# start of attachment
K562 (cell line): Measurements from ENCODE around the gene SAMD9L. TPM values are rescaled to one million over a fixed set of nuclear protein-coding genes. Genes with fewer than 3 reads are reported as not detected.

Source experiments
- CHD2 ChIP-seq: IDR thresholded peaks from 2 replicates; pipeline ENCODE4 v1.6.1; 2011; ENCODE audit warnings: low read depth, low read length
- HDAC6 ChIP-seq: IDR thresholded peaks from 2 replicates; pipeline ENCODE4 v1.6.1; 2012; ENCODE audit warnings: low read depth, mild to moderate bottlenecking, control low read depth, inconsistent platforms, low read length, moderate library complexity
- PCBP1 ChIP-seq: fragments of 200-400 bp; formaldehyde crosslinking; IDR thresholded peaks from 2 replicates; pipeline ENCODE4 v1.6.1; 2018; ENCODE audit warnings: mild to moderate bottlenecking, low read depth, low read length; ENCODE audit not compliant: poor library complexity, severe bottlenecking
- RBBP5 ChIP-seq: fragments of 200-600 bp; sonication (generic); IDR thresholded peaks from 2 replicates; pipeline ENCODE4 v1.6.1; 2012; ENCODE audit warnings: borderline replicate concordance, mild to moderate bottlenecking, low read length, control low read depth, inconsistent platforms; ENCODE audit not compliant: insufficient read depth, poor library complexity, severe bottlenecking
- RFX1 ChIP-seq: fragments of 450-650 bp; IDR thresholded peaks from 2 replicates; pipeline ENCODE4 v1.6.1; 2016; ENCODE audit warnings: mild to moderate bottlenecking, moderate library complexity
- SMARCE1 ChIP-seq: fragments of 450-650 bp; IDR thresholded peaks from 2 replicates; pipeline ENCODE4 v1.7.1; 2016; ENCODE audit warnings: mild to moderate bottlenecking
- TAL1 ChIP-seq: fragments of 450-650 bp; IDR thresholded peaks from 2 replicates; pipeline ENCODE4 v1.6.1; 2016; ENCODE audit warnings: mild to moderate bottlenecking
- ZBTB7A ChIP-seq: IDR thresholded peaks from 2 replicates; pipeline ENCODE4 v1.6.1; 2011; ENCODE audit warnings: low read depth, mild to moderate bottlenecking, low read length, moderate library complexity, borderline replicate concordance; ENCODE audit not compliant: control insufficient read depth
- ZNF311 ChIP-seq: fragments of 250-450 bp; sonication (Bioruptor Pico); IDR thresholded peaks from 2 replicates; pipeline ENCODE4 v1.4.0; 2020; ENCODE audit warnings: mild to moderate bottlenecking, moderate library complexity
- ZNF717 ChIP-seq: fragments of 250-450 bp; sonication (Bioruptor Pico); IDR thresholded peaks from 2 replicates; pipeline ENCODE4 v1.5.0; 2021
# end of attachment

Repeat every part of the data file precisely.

K562 (cell line): Measurements from ENCODE around the gene SAMD9L. TPM values are rescaled to one million over a fixed set of nuclear protein-coding genes. Genes with fewer than 3 reads are reported as not detected.

Source experiments
- CHD2 ChIP-seq: IDR thresholded peaks from 2 replicates; pipeline ENCODE4 v1.6.1; 2011; ENCODE audit warnings: low read depth, low read length
- HDAC6 ChIP-seq: IDR thresholded peaks from 2 replicates; pipeline ENCODE4 v1.6.1; 2012; ENCODE audit warnings: low read depth, mild to moderate bottlenecking, control low read depth, inconsistent platforms, low read length, moderate library complexity
- PCBP1 ChIP-seq: fragments of 200-400 bp; formaldehyde crosslinking; IDR thresholded peaks from 2 replicates; pipeline ENCODE4 v1.6.1; 2018; ENCODE audit warnings: mild to moderate bottlenecking, low read depth, low read length; ENCODE audit not compliant: poor library complexity, severe bottlenecking
- RBBP5 ChIP-seq: fragments of 200-600 bp; sonication (generic); IDR thresholded peaks from 2 replicates; pipeline ENCODE4 v1.6.1; 2012; ENCODE audit warnings: borderline replicate concordance, mild to moderate bottlenecking, low read length, control low read depth, inconsistent platforms; ENCODE audit not compliant: insufficient read depth, poor library complexity, severe bottlenecking
- RFX1 ChIP-seq: fragments of 450-650 bp; IDR thresholded peaks from 2 replicates; pipeline ENCODE4 v1.6.1; 2016; ENCODE audit warnings: mild to moderate bottlenecking, moderate library complexity
- SMARCE1 ChIP-seq: fragments of 450-650 bp; IDR thresholded peaks from 2 replicates; pipeline ENCODE4 v1.7.1; 2016; ENCODE audit warnings: mild to moderate bottlenecking
- TAL1 ChIP-seq: fragments of 450-650 bp; IDR thresholded peaks from 2 replicates; pipeline ENCODE4 v1.6.1; 2016; ENCODE audit warnings: mild to moderate bottlenecking
- ZBTB7A ChIP-seq: IDR thresholded peaks from 2 replicates; pipeline ENCODE4 v1.6.1; 2011; ENCODE audit warnings: low read depth, mild to moderate bottlenecking, low read length, moderate library complexity, borderline replicate concordance; ENCODE audit not compliant: control insufficient read depth
- ZNF311 ChIP-seq: fragments of 250-450 bp; sonication (Bioruptor Pico); IDR thresholded peaks from 2 replicates; pipeline ENCODE4 v1.4.0; 2020; ENCODE audit warnings: mild to moderate bottlenecking, moderate library complexity
- ZNF717 ChIP-seq: fragments of 250-450 bp; sonication (Bioruptor Pico); IDR thresholded peaks from 2 replicates; pipeline ENCODE4 v1.5.0; 2021